My second week in New York, a woman in a straw hat sat down next to me on the bus. Her black suit was neatly tailored and a string of pearls hung delicately around her neck. Blonde hair the color of popcorn swirled around her ears and loosely wrinkled face. She sat with her hands in her lap, on top of a black leather handbag. She chatted with me in an accent that at one time must have been distinctly Southern but had faded to a mere wisp on every other breath. She talked moving to the big city, like I told her I had just done, and I hoped on some level that I would be like her when I was her age. Elegant and poised, a well-mannered, well-dressed lady to the core.
These women are on the bus all the time. Southern women, New York women, but always ladies. These are the ladies who don their finest whenever they leave the house, whether they go to Bergdorf Goodman, one of the finest department stores in the world, or to get flowers from the local market. They wear hats, suits and pearls, or elegant little dresses or cigarette pants with delicate colorful wraps and scarves. They know what it means to go out, to leave one’s place of residence, be it mansion or studio apartment, and look like you own the world.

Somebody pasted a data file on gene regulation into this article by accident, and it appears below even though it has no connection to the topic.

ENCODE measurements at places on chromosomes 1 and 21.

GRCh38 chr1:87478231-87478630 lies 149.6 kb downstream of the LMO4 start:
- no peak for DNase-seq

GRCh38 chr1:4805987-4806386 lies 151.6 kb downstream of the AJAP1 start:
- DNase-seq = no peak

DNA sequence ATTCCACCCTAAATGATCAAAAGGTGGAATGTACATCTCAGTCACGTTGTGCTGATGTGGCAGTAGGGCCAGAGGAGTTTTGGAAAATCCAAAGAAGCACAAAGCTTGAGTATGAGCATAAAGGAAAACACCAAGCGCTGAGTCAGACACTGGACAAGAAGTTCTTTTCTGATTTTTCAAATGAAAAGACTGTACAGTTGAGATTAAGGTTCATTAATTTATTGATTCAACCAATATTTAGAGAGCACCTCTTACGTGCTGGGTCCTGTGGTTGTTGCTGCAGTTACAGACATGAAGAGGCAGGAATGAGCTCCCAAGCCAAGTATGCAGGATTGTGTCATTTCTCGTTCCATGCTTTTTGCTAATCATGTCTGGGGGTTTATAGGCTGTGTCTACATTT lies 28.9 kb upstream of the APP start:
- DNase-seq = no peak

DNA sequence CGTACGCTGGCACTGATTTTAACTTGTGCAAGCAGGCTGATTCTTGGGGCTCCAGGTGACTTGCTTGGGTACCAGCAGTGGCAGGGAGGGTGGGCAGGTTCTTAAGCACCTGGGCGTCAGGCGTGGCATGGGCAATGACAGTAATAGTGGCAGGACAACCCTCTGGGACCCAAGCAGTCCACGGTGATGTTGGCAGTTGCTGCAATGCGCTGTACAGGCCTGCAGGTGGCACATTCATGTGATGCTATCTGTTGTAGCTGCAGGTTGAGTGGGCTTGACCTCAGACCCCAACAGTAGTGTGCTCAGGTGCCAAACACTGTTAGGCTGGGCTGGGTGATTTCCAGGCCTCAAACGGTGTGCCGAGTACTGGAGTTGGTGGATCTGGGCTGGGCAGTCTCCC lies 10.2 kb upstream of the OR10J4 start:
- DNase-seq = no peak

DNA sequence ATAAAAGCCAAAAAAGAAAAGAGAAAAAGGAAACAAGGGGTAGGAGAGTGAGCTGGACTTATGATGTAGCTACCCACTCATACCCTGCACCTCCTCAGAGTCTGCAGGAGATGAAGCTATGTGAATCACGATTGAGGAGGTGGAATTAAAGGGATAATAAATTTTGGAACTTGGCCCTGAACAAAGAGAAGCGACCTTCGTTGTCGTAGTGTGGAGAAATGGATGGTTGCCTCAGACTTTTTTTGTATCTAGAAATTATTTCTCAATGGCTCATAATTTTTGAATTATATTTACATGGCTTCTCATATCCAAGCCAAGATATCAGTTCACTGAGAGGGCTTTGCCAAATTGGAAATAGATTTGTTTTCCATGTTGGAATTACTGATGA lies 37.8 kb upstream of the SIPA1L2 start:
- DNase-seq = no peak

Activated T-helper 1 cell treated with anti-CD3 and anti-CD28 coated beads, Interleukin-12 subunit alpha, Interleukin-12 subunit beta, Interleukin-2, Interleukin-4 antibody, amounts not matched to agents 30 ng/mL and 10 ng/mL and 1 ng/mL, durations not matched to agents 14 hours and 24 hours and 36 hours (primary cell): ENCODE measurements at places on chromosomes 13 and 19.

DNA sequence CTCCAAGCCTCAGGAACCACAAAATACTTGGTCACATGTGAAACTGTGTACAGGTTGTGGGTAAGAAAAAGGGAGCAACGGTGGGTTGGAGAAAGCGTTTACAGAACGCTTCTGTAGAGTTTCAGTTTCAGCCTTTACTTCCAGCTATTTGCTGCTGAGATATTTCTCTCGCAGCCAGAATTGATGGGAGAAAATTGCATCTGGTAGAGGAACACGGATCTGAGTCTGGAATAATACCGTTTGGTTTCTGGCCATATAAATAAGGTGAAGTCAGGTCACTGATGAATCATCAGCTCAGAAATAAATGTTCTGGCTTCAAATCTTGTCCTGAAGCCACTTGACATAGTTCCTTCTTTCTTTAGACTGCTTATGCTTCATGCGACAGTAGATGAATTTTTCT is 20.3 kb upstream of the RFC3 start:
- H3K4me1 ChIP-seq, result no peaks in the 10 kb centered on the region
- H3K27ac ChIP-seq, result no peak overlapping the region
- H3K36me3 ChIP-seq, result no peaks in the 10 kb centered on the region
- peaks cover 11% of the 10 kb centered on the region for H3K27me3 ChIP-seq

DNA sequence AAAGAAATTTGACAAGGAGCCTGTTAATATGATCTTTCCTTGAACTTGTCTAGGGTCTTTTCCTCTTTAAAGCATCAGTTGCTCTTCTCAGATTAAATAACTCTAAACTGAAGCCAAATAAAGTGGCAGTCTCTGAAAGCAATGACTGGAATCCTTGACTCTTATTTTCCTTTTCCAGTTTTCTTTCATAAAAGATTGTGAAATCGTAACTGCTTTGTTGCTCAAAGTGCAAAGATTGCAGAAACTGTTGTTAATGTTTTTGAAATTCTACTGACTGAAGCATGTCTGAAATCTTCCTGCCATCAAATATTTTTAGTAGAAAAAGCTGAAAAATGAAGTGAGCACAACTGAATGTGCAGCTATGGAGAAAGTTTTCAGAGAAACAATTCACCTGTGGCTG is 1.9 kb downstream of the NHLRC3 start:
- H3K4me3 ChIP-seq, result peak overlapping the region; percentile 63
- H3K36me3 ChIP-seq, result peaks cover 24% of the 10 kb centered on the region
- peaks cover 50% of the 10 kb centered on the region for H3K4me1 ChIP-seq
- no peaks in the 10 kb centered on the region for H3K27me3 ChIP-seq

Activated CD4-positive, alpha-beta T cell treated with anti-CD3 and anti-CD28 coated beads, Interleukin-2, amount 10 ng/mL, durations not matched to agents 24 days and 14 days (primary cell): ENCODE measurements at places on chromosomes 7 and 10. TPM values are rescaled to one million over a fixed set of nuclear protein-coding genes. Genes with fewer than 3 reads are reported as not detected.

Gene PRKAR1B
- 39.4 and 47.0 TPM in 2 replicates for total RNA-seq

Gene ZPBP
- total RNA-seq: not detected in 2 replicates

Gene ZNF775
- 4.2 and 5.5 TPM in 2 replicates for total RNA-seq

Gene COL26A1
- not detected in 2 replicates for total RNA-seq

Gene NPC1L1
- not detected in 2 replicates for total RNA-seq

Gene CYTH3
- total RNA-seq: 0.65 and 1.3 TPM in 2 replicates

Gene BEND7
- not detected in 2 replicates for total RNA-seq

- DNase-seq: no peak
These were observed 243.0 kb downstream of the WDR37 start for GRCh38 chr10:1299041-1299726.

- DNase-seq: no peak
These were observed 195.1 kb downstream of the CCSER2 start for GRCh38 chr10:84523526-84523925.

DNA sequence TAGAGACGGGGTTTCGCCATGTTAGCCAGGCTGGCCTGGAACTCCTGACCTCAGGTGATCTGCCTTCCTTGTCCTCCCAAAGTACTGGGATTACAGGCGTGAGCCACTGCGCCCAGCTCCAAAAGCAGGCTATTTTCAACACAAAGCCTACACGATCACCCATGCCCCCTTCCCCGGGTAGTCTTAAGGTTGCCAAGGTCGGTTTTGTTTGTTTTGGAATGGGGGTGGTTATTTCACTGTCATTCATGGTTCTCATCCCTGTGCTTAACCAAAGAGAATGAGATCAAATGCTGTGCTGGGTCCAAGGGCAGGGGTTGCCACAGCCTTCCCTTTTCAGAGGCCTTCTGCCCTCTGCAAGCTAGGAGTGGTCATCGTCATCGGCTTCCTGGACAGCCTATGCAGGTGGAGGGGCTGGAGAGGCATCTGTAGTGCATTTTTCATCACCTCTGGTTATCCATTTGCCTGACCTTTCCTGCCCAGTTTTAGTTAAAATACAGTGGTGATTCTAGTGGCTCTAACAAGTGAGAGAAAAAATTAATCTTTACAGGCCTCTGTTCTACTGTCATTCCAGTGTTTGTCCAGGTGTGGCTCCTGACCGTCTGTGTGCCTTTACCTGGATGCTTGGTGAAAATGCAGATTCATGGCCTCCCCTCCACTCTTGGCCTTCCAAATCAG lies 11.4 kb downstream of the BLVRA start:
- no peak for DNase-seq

The ladies in New York are not like the women in South Florida. The women in South Florida get their hair backlit and updone into oblivion, with hair combed in globes so thin you can see through them to the other side. They wear polyester pantsuits with and smear their lips with hot pink lipstick, begging to pinch your cheeks with their long red fake nails.
But in New York, the ladies are so much more youthful. Secretly gray or white hair is dyed chocolate brown into smart, blunt bobs or blasted red into shoulder length curls. The ladies in New York make no case about pretending they don’t dye their hair—rather, they own it, as if to say yes, it’s dyed. And your point? Ladies in New York have hair of all different colors, not just the same thin blondish-white of the women in South Florida. Well, all the women except my grandmother Amy, may she rest in peace, whose hair was Black Cherry until the day she died. But she was from New York, too.
What’s nice, though, is that these ladies are not aging relics from a generation gone by. Yes, maybe women don’t wear suits every day anymore, but here in New York, ladies of any age get dressed when they leave their homes. None of this sweatpants business. In fact, they wouldn’t be caught dead leaving their homes in such attire. They go out every day with their list of things to do, be it the post office or the matinee of some show or lunch at Bloomingdale’s, and simply live in their world and look fabulous doing it.
One day I too will bury a husband, dye my hair and wear pearls on the bus. Later than sooner, if all goes as planned. Thank you to the ladies of New York for showing me how to do it in style.